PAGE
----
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Research article - Peer-reviewed, 2022

Annual flower strips and honeybee hive supplementation differently affect arthropod guilds and ecosystem services in a mass-flowering crop

Raderschall, Chloe; Lundin, Ola; Lindstrom, Sandra A. M.; Bommarco, Riccardo


Intensively managed agricultural landscapes have degraded the provisioning of diverse and continuous forage and shelter habitats for arthropods and weakened the delivery of ecosystem services such as insect crop pollination and biological pest control. In response, farmers are incentivised to sow flower strips along field margins to counteract resource bottlenecks. Yet, it is poorly understood how effective this diversification practice is when combined with the supplementation of honeybee (Apis mellifera L.) hives, which is commonly used to boost insect pollination in flowering crops. Honeybees share floral resources with wild pollinators and natural enemies of pests, which could lead to competition for food resources. We sampled pollinators, natural enemies and their pests as well as estimated the benefit of insect pollination in 17 organic faba bean (Vicia faba minor L.) fields in southern Sweden either with or without sown annual flower strips and with or without added honeybee hives. In fields with flower strips, bumblebee (Bombus spp.) densities were redistributed from field edges to interiors but without affecting their overall densities. Flower strips enhanced silver Y moth (Autographa gamma L.) densities and carabid beetle Shannon diversity along the field edge, and overall spider activity density. The supplementation of honeybee hives enhanced honeybee densities, overall ladybird beetle densities, black bean aphid (Aphis fabae Scop.) densities along field edges, but deterred silver Y moths and pushed bumblebees towards the field interior. Bean mass per plant was higher in insect pollinated plants compared with bagged, self-pollinated plants. This insect pollination benefit was independent of honeybee hive supplementation and the flower strip treatment suggesting that faba bean fields were not deficient in pollinator visits. We conclude that flower strips did not provide sufficient floral resources to increase overall wild pollinator densities in faba bean fields. Yet, annual flower strips attracted and facilitated ground-dwelling predators, especially spiders, to faba bean fields, likely by providing beneficial shelter habitats. It is worth noting that 2018, in which we collected our data, was characterised by late frosts in spring followed by an unusually hot and dry summer. While these unforeseen weather conditions together with a relatively small sample size might limit the generalisation of our results, we argue that conducting experiments under such conditions provide insights into the effectiveness of agri-environmental schemes under climate change, especially considering that such weather conditions are becoming increasingly more frequent.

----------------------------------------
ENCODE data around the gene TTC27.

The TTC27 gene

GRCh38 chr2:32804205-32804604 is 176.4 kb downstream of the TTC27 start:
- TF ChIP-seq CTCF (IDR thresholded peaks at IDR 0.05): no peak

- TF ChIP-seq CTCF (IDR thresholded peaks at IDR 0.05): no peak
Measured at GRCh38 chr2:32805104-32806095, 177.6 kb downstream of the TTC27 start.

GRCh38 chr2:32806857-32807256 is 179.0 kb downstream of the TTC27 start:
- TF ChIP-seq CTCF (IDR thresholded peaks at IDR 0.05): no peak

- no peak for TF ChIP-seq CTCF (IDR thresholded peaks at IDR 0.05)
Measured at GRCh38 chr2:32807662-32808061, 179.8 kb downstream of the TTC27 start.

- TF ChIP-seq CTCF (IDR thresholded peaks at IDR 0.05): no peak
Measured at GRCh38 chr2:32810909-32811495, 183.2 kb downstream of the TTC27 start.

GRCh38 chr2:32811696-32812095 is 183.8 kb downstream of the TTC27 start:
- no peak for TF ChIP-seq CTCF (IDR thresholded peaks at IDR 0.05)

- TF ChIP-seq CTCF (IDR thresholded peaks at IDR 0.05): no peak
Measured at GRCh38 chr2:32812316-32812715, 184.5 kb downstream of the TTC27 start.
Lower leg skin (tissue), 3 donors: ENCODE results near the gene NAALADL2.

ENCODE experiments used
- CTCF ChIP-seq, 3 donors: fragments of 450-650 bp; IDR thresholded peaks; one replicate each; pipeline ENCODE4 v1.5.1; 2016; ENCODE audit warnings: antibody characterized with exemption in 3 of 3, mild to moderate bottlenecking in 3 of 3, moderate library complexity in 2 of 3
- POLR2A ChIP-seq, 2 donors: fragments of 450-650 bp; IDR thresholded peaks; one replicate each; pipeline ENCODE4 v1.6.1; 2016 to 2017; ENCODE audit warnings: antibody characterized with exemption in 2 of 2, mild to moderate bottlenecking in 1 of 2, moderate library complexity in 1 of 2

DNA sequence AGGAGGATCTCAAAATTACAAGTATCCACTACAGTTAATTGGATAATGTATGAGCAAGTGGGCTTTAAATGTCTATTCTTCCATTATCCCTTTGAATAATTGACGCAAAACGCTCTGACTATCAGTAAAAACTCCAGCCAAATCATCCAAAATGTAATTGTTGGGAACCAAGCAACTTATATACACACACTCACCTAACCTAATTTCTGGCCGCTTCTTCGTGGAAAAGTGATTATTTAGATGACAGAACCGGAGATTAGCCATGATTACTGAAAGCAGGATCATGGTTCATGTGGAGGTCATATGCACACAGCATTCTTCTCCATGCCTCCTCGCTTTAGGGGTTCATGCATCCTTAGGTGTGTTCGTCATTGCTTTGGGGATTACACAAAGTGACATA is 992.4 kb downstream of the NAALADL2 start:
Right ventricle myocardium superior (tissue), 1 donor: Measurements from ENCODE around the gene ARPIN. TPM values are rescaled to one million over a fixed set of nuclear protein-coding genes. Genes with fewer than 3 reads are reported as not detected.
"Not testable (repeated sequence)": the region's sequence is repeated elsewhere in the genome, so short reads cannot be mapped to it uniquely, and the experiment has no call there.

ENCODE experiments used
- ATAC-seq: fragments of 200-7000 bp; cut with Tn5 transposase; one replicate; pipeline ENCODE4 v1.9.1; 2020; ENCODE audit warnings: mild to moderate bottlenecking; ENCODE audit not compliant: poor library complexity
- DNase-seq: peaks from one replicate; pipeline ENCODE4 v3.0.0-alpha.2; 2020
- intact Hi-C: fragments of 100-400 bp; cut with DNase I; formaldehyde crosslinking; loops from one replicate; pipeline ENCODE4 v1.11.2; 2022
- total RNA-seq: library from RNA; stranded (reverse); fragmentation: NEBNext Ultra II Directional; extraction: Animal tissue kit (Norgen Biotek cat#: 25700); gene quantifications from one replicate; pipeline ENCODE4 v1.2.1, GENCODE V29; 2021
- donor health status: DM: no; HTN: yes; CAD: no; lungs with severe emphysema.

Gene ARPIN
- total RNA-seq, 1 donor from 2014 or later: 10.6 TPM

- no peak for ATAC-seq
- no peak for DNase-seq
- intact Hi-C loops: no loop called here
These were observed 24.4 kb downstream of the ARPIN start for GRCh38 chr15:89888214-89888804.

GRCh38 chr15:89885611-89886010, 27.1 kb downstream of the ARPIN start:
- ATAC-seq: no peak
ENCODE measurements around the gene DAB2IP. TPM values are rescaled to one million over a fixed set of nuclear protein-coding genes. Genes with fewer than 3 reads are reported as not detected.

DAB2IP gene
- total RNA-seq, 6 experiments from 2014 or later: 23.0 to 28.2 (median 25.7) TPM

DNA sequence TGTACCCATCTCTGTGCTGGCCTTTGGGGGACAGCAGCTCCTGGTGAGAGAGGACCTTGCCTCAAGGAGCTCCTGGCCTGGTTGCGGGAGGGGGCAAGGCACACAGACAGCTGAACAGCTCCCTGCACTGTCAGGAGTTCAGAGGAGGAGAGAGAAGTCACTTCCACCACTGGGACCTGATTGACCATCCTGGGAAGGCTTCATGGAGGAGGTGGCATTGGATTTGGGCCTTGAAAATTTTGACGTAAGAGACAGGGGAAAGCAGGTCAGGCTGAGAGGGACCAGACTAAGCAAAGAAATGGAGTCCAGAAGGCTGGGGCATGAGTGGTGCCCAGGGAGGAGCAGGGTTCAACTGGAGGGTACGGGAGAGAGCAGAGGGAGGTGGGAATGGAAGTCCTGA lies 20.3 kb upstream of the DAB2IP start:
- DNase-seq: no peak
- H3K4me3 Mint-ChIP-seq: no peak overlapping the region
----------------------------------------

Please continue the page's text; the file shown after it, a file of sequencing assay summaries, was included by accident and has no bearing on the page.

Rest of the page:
Pollinators; Biological pest control; Wildflower plantings; Agricultural diversification; Faba bean; Resource competition

Published in

Agriculture, Ecosystems and Environment
2022, Volume: 326, article number: 107754
Publisher: ELSEVIER